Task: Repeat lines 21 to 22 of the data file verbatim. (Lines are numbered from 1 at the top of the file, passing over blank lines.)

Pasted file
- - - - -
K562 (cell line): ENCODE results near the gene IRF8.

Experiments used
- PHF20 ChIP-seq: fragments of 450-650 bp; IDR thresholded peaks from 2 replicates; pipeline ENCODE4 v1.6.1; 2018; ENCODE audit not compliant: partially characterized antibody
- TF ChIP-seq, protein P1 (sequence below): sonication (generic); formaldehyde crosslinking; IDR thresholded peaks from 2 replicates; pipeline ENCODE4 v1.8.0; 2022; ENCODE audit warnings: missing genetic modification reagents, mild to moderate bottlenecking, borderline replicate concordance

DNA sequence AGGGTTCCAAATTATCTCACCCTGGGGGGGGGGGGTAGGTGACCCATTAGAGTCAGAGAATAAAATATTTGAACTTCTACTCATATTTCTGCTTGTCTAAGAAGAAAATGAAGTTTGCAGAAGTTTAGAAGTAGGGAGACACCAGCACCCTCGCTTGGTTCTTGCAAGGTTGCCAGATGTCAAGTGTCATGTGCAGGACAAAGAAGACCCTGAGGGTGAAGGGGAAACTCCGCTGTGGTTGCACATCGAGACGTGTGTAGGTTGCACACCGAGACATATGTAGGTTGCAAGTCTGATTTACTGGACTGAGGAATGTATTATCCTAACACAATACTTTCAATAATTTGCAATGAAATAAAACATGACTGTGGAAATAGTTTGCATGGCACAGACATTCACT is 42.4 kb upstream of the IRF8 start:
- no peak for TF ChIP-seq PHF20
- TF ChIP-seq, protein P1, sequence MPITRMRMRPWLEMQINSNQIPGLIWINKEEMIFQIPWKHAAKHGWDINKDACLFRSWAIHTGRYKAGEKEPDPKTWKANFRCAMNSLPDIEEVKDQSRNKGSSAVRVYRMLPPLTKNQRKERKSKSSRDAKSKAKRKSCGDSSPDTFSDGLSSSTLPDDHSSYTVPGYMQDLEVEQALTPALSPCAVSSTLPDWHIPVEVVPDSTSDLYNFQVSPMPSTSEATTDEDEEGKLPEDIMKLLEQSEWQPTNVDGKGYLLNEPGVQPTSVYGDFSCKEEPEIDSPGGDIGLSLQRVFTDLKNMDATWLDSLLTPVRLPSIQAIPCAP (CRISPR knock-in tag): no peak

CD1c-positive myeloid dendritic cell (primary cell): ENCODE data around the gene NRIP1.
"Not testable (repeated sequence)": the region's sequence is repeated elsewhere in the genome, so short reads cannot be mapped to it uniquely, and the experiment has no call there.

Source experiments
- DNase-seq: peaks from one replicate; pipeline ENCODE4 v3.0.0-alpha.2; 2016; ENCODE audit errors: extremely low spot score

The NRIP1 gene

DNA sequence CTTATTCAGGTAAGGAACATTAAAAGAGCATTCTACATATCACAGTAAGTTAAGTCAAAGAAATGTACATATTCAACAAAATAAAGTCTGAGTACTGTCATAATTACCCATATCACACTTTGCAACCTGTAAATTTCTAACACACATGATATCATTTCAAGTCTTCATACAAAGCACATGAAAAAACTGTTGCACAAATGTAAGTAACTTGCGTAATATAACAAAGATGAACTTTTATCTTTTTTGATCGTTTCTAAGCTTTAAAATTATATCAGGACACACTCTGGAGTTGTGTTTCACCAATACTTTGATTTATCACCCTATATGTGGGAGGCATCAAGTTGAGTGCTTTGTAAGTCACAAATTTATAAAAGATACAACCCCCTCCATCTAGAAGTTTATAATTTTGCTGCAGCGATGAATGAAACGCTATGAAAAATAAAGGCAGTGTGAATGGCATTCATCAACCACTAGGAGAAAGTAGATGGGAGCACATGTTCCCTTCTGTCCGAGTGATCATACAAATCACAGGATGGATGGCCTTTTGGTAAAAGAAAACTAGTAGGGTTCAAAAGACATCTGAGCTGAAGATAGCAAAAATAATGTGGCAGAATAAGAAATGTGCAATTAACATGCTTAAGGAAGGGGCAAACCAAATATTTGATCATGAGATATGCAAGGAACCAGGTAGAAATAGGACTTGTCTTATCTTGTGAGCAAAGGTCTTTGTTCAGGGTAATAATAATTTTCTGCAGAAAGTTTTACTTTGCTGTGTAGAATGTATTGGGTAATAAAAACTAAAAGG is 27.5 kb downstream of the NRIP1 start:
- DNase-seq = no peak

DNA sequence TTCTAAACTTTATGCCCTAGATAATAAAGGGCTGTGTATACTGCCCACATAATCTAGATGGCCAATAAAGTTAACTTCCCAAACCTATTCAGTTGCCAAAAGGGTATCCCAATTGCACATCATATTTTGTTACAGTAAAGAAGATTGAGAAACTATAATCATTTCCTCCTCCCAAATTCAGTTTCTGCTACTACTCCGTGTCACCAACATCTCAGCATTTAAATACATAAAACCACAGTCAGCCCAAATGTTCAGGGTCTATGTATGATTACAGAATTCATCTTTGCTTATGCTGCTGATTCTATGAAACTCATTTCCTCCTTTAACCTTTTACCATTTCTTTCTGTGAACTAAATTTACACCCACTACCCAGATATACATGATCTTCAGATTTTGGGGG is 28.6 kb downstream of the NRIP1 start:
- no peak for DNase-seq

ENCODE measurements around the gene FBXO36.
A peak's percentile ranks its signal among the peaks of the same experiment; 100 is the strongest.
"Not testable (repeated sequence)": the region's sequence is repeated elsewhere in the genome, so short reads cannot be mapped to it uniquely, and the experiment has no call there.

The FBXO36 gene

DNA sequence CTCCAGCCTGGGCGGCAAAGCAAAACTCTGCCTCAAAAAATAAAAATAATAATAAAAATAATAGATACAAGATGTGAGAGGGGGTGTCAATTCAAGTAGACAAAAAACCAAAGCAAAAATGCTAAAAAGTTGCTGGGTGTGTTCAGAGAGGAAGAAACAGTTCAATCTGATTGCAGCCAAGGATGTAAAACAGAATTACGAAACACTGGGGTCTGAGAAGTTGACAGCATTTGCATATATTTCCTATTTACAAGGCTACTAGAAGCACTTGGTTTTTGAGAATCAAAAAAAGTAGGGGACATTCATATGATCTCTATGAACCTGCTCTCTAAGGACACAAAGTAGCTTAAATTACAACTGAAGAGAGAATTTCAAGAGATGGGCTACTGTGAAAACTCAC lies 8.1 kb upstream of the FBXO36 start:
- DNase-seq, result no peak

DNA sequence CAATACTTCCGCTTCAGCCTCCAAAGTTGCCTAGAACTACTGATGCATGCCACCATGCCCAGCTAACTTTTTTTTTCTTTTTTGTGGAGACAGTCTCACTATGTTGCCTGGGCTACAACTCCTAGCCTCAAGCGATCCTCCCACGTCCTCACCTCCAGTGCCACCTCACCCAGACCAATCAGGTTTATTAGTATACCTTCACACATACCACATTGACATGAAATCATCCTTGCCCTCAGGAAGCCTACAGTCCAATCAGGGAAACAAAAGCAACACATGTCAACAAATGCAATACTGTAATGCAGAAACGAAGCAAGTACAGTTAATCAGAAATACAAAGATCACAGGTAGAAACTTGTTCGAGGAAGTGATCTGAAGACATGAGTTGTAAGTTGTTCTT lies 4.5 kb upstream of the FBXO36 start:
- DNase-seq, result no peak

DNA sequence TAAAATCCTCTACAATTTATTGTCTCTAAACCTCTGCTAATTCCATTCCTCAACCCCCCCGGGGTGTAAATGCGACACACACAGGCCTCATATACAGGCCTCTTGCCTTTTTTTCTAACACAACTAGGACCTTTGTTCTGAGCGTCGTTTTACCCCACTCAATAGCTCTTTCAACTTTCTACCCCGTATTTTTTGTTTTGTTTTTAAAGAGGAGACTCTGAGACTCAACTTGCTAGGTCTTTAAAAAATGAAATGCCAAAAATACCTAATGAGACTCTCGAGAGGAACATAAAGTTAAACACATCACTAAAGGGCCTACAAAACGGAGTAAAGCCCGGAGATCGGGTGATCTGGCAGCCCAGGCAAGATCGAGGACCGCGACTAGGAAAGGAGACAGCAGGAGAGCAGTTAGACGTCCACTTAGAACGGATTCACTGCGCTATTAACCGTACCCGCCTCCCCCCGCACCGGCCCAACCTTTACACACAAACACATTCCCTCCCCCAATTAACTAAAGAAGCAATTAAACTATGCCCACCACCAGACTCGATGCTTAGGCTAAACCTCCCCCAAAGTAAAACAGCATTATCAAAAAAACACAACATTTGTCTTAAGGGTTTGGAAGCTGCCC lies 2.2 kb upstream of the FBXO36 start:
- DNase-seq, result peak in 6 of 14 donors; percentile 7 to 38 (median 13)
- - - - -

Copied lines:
DNA sequence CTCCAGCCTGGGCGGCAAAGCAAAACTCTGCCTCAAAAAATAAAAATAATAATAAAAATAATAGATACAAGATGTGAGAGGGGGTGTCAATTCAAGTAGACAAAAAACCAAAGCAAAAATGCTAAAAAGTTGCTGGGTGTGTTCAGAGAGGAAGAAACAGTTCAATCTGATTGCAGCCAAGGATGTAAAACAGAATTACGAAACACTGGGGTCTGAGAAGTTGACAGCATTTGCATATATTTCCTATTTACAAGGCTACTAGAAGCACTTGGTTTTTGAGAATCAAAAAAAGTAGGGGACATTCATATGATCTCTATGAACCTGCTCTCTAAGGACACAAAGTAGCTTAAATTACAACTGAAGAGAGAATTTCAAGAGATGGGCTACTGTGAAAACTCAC lies 8.1 kb upstream of the FBXO36 start:
- DNase-seq, result no peak